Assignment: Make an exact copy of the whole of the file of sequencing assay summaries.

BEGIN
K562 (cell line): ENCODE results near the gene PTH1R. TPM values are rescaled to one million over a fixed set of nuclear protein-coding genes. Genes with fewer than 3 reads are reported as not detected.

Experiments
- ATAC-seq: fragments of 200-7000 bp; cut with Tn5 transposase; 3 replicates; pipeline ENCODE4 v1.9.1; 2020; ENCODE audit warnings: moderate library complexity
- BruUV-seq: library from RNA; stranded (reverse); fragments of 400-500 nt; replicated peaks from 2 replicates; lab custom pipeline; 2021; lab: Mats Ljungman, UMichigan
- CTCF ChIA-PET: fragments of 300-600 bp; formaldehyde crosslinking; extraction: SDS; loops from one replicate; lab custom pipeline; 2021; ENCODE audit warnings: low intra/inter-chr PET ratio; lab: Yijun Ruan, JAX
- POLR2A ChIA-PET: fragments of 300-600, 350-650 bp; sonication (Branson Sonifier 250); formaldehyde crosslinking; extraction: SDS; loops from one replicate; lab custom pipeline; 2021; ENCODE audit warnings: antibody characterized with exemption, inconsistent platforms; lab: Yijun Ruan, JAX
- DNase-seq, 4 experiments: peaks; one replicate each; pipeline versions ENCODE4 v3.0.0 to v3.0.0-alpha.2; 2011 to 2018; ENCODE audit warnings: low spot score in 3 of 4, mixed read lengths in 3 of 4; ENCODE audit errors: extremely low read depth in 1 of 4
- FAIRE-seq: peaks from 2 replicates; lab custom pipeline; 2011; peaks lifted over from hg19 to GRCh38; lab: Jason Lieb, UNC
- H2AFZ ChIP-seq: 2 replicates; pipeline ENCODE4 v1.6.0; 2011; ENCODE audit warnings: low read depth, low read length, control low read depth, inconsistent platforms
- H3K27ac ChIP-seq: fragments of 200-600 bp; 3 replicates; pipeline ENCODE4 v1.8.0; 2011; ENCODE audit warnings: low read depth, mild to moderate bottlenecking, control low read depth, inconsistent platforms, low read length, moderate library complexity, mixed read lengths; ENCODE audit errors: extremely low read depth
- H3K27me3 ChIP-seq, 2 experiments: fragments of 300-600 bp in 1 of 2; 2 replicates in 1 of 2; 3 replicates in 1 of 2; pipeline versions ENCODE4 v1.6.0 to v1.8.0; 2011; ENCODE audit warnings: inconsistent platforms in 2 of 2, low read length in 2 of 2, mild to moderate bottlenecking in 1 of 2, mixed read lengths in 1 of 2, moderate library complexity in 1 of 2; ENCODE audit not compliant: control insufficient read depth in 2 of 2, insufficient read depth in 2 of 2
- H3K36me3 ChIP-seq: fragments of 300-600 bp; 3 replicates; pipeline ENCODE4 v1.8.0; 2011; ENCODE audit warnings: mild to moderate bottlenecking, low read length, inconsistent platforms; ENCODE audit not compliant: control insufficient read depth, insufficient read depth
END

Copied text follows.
K562 (cell line): ENCODE results near the gene PTH1R. TPM values are rescaled to one million over a fixed set of nuclear protein-coding genes. Genes with fewer than 3 reads are reported as not detected.

Experiments
- ATAC-seq: fragments of 200-7000 bp; cut with Tn5 transposase; 3 replicates; pipeline ENCODE4 v1.9.1; 2020; ENCODE audit warnings: moderate library complexity
- BruUV-seq: library from RNA; stranded (reverse); fragments of 400-500 nt; replicated peaks from 2 replicates; lab custom pipeline; 2021; lab: Mats Ljungman, UMichigan
- CTCF ChIA-PET: fragments of 300-600 bp; formaldehyde crosslinking; extraction: SDS; loops from one replicate; lab custom pipeline; 2021; ENCODE audit warnings: low intra/inter-chr PET ratio; lab: Yijun Ruan, JAX
- POLR2A ChIA-PET: fragments of 300-600, 350-650 bp; sonication (Branson Sonifier 250); formaldehyde crosslinking; extraction: SDS; loops from one replicate; lab custom pipeline; 2021; ENCODE audit warnings: antibody characterized with exemption, inconsistent platforms; lab: Yijun Ruan, JAX
- DNase-seq, 4 experiments: peaks; one replicate each; pipeline versions ENCODE4 v3.0.0 to v3.0.0-alpha.2; 2011 to 2018; ENCODE audit warnings: low spot score in 3 of 4, mixed read lengths in 3 of 4; ENCODE audit errors: extremely low read depth in 1 of 4
- FAIRE-seq: peaks from 2 replicates; lab custom pipeline; 2011; peaks lifted over from hg19 to GRCh38; lab: Jason Lieb, UNC
- H2AFZ ChIP-seq: 2 replicates; pipeline ENCODE4 v1.6.0; 2011; ENCODE audit warnings: low read depth, low read length, control low read depth, inconsistent platforms
- H3K27ac ChIP-seq: fragments of 200-600 bp; 3 replicates; pipeline ENCODE4 v1.8.0; 2011; ENCODE audit warnings: low read depth, mild to moderate bottlenecking, control low read depth, inconsistent platforms, low read length, moderate library complexity, mixed read lengths; ENCODE audit errors: extremely low read depth
- H3K27me3 ChIP-seq, 2 experiments: fragments of 300-600 bp in 1 of 2; 2 replicates in 1 of 2; 3 replicates in 1 of 2; pipeline versions ENCODE4 v1.6.0 to v1.8.0; 2011; ENCODE audit warnings: inconsistent platforms in 2 of 2, low read length in 2 of 2, mild to moderate bottlenecking in 1 of 2, mixed read lengths in 1 of 2, moderate library complexity in 1 of 2; ENCODE audit not compliant: control insufficient read depth in 2 of 2, insufficient read depth in 2 of 2
- H3K36me3 ChIP-seq: fragments of 300-600 bp; 3 replicates; pipeline ENCODE4 v1.8.0; 2011; ENCODE audit warnings: mild to moderate bottlenecking, low read length, inconsistent platforms; ENCODE audit not compliant: control insufficient read depth, insufficient read depth